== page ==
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Exploring the Hazards of Texting, Talking While Driving

October 15, 2009 at 12:00 AM EDT
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As new evidence emerges about the hazards of driving while talking on a cell phone, more states are pushing to ban the practice. KCET's "SoCal Connected" takes a closer look.

JIM LEHRER: Next tonight: the dangers of talking on a cell phone while driving.

The reporter is Angie Crouch from the program “SoCal Connected,” produced by KCET Los Angeles.

ANGIE CROUCH: For most of his life, Austin Barker was an adventurer.

AUSTIN BARKER, accident victim: I used to travel a lot, especially to Mexico and Central America and South America to scuba dive. And I was heavy into motorcycle riding. That was my life. And I enjoyed that part of my life 110 percent. That’s — that’s what I enjoyed doing.

You got me?

WOMAN: Got you.

ANGIE CROUCH: This is Barker today.

AUSTIN BARKER: I hate that I’m in this situation. I hate this chair. I wanted to so many times just push up like this and just hope my — my legs would just extend and I could just walk again. But it’s just not going to happen.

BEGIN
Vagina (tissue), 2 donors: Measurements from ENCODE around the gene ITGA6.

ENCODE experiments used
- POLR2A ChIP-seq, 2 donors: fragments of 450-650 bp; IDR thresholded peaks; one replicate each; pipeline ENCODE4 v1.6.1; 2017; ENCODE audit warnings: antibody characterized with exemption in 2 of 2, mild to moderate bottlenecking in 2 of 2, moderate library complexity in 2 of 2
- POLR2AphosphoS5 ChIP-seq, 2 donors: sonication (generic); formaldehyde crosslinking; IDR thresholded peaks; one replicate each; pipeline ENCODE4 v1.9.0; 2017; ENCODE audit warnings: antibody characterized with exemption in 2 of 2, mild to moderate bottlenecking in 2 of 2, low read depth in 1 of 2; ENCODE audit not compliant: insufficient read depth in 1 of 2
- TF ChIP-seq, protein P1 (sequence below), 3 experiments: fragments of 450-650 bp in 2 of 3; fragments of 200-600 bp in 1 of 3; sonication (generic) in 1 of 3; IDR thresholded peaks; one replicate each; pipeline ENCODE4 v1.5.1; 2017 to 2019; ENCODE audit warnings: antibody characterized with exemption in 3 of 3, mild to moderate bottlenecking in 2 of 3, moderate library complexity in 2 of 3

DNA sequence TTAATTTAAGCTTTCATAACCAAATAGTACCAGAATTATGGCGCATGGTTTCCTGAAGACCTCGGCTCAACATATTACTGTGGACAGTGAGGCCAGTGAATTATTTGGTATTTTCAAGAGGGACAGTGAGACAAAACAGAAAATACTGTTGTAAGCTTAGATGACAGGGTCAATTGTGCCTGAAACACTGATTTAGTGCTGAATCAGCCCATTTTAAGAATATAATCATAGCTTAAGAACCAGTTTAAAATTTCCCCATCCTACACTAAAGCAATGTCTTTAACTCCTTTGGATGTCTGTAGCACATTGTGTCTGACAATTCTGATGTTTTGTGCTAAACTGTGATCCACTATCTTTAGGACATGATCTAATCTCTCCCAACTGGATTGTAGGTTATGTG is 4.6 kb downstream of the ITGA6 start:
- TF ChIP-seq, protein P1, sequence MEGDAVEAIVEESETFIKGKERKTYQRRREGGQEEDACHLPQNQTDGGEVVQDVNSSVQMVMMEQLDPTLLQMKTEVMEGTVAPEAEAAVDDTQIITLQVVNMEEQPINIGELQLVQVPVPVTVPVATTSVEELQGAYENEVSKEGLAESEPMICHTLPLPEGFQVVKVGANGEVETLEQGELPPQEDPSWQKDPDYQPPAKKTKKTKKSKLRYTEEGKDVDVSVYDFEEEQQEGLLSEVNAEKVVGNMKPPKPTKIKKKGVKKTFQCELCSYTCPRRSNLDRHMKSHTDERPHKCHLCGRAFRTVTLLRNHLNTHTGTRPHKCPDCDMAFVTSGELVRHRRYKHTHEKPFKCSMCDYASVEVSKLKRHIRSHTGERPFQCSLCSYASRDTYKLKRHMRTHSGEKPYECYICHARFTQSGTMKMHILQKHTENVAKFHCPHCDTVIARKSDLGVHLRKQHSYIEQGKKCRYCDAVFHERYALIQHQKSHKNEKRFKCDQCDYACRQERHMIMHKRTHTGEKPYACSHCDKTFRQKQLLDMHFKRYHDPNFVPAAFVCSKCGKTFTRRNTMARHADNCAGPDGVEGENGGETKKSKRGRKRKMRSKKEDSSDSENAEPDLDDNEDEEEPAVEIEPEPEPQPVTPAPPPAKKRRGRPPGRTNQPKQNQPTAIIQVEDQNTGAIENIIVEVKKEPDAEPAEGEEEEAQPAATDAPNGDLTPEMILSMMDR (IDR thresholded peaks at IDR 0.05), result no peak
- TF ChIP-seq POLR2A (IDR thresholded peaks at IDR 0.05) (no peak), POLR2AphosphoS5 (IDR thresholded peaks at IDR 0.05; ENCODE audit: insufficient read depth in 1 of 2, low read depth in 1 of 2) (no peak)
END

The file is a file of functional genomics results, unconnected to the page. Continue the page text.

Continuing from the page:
ANGIE CROUCH: In 2007, while riding his motorcycle, Barker was hit from behind by a driver. Although she denies it, according to the police report, that motorist was talking on her cell phone. The accident shattered Barker’s ribs, sending pieces of bone slicing through his spinal column.

Barker believes if the other driver hadn’t been distracted by her phone conversation, he wouldn’t be in this chair today.

WOMAN: Watch out for this bump.


People get on the phone, they start talking and yacking away, and they really don’t give any concern to other people. And what can happen to other people is exactly what happened to me.

RICHARD QUINTERO, California Highway Patrol: You know, using a cell phone is the number-one cause of collisions for inattentive drivers.

ANGIE CROUCH: Although California outlawed the use of handheld phones while driving in 2008, CHP Officer Richard Quintero says he stills sees too many drivers holding a cell phone, instead of the wheel.

Drivers ignore the law

RICHARD QUINTERO: I think we can see a lot a lot more people, a lot more motorists using their cell phones regardless of the law. And you can tell who is using the cell phone or who is distracted, simply because they are constantly braking, they are swerving in their lane, or they are going too slow.